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Changing The Arc of The Story

Published August 12, 2017

I am headed to Kansas City tomorrow for a speaking engagement on Monday. I’m honored to be speaking to the food service team at a KC metro area school district. This week as I’ve been finalizing my presentation, I’ve learned more about food service in school districts than I ever imagined I ever would. There is a fascinating history around how school food service even got started. Fun fact: President Harry S. Truman President signed the National School Lunch Act, which created the National School Lunch Program. In a post-World War II America, President Truman and Congress intended the bill to help absorb new farm surpluses. I am sure I am not alone when I say I wish we were still seeing big farm surpluses. But the school lunch program is not the reason for this post, or as it turns out, it is not the main reason I’m speaking to this team.

I’m speaking to the team to make sure they know that what they do everyday matters. They may not see the impact they are having, but every day they serve the students in their schools they are making an investment. The epiphany I had while preparing for this talk was how my own development was impacted by someone taking an interest in me and investing in me, and how that changed the arc of my story and the narrative of my entire life. What I want these leaders to know, and every leader I interact with to know, is that they have an opportunity everyday, with every person they work with to potentially change their lives. They can help a student change their narrative and completely change the arc of their life story. It happened to me many years ago.

My career started in 1984 at McDonald’s, and as a student who was extremely introverted and struggled with a stutter, I didn’t have a lot of bright prospects and certainly didn’t know what path I wanted to take as I made my way through high school. But I showed up, worked hard, and did my best. On one night shift that I worked it was raining hard and it was very slow. The manager on duty, Brenda, told me she wanted me to work on front counter. I was terrified but she promised she would back me up and help me do it, and she did. I remember being so proud and excited as I road my bike home after my shift! I couldn’t wait to tell my mom that I worked front counter and talked to guests. It was a big deal to me and it was the first time someone invested in me as a leader. In 1985 as my shift was winding down, my General Manager Wanda stopped me and told me she thought I had potential to be a leader and I couldn’t believe it. I certainly didn’t see it, but she did so she gave me a Management Development Program book and before I knew it I was an hourly manager and then a salaried manager at 18 years old.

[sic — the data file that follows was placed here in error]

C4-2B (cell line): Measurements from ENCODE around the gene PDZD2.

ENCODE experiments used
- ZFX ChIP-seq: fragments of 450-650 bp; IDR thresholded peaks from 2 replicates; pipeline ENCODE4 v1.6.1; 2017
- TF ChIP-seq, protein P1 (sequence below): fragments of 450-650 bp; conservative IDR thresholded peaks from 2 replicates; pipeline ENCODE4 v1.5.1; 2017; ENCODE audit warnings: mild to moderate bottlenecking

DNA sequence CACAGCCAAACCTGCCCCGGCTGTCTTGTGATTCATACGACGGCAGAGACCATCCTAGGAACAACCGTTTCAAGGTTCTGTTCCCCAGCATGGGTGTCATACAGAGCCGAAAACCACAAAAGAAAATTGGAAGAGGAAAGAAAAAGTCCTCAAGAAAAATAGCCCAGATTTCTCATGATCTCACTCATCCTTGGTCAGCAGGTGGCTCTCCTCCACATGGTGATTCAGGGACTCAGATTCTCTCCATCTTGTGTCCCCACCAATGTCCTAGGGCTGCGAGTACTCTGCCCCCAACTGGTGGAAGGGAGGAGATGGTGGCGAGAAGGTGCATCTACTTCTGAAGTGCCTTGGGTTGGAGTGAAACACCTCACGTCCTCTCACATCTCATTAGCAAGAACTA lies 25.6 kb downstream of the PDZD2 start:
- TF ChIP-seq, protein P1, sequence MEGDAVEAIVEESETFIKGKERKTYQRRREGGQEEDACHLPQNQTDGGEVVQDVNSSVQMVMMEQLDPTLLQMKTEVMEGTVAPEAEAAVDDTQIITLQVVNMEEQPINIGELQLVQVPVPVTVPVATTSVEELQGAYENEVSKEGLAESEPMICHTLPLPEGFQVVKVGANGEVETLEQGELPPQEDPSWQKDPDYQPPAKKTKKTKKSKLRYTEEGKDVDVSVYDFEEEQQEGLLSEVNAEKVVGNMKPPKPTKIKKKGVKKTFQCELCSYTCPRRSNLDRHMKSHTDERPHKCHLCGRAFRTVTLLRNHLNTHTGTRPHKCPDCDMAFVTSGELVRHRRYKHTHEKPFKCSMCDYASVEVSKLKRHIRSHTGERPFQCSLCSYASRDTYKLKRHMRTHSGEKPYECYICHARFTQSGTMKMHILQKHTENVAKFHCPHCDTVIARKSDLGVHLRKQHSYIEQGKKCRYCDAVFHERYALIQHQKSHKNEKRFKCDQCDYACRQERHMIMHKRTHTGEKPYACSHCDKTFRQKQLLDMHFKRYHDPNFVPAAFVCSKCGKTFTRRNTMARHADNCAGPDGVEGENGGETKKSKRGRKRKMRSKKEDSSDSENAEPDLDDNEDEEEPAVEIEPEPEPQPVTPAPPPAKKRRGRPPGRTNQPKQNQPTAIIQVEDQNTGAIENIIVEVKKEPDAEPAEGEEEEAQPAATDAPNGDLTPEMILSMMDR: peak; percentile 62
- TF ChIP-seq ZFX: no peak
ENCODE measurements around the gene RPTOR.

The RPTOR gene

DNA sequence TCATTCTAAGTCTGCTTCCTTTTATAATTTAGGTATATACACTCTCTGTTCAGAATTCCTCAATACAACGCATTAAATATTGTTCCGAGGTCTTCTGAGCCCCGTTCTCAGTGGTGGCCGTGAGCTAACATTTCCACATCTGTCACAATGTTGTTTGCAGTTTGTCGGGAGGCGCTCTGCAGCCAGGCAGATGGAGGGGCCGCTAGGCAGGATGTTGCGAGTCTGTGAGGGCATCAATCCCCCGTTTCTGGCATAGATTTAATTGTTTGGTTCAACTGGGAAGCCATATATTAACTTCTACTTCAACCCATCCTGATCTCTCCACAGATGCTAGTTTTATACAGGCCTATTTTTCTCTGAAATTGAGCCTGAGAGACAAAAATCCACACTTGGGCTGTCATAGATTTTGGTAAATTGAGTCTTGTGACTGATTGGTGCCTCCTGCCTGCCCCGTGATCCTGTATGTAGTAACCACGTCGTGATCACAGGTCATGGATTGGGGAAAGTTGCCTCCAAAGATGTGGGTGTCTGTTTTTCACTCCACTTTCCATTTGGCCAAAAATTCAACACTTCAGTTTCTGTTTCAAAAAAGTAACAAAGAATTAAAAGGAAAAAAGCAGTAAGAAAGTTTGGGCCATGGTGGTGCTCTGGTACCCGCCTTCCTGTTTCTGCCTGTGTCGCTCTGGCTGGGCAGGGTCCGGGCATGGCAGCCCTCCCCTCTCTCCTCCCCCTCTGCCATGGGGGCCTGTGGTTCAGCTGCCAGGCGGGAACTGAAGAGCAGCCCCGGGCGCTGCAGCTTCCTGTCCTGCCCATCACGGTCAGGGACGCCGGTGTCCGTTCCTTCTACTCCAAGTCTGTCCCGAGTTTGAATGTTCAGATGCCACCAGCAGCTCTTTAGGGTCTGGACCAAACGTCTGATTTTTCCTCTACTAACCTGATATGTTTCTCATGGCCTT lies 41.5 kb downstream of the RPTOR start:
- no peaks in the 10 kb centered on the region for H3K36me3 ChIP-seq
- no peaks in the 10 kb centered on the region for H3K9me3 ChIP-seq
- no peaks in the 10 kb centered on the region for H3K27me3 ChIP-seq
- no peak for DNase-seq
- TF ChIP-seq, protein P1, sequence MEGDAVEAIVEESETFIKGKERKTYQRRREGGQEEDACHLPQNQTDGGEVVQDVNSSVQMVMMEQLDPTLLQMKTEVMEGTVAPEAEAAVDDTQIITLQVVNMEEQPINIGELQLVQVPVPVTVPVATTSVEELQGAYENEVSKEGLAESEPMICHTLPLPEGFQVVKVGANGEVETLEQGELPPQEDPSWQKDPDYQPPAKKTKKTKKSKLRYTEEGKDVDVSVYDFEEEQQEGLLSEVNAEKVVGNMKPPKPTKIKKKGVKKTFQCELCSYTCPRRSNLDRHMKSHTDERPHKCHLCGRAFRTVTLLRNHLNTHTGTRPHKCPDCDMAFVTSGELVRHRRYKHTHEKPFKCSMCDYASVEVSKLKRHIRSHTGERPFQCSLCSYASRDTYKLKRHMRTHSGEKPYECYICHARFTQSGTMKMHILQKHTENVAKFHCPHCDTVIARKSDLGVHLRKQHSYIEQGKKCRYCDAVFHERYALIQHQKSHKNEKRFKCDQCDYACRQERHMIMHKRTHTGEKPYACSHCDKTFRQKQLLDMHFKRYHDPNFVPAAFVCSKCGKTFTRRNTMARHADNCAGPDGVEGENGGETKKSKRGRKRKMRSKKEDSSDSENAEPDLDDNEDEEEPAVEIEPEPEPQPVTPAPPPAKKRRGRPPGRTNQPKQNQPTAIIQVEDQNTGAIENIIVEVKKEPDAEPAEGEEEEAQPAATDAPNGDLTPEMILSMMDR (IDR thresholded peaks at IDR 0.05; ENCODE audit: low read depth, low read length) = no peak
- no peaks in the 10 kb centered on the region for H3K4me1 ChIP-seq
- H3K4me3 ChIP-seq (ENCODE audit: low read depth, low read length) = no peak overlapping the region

These experiences literally changed the course of my life. My story arc changed during those two conversations and I can’t imagine where I’d be today without someone believing in me. I’m a leader today because someone told me I could be, and that has become a hugely powerful narrative in my life. So as I work with leaders in my new role I want to challenge them to help others change their story arc and write a new narrative.

For this school food service team, I want them to know that the quality of the human connection they make with every student is what opens the door to being able to invest in their lives, and maybe change the story arc of their lives, and by doing that they might just be the catalyst to help these students change the world.